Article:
Superintendent Jody Monroe said the district had looked into an “entirely new auditorium, but without state building aid, “that option was deemed cost-prohibitive.” Instead, administrators held talks with staff and community leaders on how best to renovate. In November 2016, residents approved a $32 million bond referendum, paying toward more than 100 facility improvement projects throughout the district, including the high school’s playroom.
The room maintains the same footprint as it did when the school first opened in 1952 — the first stage production premiered in 1954. New seating is accompanied by modern lighting and asymmetric acoustic fixtures above that resemble the work of sculptor Alexander Calder.
The auditorium was closed for nearly two years as construction crews installed a new, wider stage floor that can be extended into the orchestra pit. A fly loft was built out above, creating a vaulted ceiling that allows for storage and easier scene changes. When action calls, the stage is equipped with a retractable addition that extends closer to the audience.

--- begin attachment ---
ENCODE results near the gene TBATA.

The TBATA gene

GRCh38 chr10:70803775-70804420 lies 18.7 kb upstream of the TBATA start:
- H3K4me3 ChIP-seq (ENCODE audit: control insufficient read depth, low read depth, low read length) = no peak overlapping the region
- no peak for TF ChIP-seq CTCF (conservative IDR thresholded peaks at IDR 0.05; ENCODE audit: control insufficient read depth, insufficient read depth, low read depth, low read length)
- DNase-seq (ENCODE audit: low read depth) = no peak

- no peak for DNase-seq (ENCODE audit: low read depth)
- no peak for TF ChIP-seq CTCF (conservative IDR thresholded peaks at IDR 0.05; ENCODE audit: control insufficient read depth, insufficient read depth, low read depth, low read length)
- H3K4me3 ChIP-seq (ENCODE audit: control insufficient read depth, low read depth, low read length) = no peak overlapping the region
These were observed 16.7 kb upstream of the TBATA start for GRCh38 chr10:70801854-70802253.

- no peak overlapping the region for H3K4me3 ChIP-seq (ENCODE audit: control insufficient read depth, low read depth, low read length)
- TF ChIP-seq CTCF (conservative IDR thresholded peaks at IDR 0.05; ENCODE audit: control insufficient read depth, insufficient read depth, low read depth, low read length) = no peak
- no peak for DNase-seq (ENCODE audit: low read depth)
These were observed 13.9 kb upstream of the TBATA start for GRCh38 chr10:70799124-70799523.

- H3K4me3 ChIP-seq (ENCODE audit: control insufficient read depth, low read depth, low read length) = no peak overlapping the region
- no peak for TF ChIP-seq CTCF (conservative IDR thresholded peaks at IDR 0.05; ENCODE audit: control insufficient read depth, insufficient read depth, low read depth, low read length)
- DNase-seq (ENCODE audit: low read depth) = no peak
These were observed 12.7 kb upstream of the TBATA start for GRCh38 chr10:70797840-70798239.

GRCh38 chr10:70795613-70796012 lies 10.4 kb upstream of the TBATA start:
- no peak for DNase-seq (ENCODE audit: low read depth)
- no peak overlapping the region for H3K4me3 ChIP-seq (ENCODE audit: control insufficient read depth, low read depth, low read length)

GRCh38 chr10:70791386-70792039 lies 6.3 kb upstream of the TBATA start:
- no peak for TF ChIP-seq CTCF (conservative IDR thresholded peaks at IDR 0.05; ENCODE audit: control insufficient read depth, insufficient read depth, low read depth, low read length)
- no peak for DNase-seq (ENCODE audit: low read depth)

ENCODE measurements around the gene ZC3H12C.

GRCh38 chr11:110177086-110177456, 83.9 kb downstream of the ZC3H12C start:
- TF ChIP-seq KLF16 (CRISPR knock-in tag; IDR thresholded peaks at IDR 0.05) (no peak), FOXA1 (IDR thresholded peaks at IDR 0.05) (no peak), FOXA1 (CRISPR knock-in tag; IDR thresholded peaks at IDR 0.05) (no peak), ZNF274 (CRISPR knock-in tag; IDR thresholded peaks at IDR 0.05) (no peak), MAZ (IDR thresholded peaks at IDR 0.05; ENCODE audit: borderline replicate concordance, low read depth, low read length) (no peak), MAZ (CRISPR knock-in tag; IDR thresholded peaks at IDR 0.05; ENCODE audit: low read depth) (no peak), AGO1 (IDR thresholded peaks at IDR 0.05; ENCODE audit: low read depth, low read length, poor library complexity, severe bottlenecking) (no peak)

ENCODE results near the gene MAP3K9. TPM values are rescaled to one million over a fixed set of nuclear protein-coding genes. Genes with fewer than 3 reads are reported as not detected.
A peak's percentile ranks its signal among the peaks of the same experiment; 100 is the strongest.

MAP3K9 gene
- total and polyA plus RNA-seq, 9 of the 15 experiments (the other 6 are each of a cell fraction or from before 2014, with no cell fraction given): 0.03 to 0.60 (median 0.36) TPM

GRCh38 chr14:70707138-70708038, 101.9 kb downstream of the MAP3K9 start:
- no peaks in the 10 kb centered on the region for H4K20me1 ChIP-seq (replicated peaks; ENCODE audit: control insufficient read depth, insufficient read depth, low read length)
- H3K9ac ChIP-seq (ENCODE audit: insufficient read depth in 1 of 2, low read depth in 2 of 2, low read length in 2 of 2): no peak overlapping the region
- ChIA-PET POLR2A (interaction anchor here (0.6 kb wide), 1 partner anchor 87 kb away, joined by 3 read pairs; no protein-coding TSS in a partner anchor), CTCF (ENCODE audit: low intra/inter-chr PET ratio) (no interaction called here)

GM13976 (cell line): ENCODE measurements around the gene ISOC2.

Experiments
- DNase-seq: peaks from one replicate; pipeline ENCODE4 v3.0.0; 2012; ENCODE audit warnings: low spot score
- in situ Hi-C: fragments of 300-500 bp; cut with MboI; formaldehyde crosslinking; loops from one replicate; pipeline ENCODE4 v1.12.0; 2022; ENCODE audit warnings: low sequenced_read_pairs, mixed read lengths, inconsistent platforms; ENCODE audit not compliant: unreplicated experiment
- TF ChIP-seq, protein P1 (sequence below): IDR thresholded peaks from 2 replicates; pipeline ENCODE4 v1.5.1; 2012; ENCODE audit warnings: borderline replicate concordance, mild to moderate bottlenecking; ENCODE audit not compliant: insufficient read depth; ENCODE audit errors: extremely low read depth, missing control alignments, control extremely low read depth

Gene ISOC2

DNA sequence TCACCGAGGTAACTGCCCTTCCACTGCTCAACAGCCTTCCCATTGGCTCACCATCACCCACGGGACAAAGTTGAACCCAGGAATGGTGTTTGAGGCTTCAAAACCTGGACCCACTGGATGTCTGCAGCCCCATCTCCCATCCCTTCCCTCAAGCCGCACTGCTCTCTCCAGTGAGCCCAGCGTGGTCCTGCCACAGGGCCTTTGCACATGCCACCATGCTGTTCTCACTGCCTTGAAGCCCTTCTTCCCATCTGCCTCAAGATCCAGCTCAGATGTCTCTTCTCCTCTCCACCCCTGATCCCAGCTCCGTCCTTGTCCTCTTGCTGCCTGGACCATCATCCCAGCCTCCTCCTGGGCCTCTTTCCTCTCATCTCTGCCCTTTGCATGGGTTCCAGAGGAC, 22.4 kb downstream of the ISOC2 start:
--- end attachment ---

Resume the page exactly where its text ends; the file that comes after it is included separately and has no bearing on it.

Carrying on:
But when construction crews completed the project in October 2020, stages across the country were silenced by COVID-19 mitigation protocols.
Les Misérables in 2022
“When we finished ‘Titanic,’ we knew that we wanted to open the new auditorium with a big show,” Roos said. Stage 700 closed out its Spring 2019 production acknowledging that its next show would be on the road. As the calendar turned to 2020, students prepared to open “Chicago” at The Egg that April. New York’s Broadway shutdown its lights on March 12. It had a cascading effect on the rest of the arts world.
“It was devastating to have to cancel our production and little did we know at the time that it would be another two years before we would perform in front of a live audience again,” Roos said. “For the students who were freshmen when we started ‘Chicago,’ they have never performed a musical in front of a live audience at the school.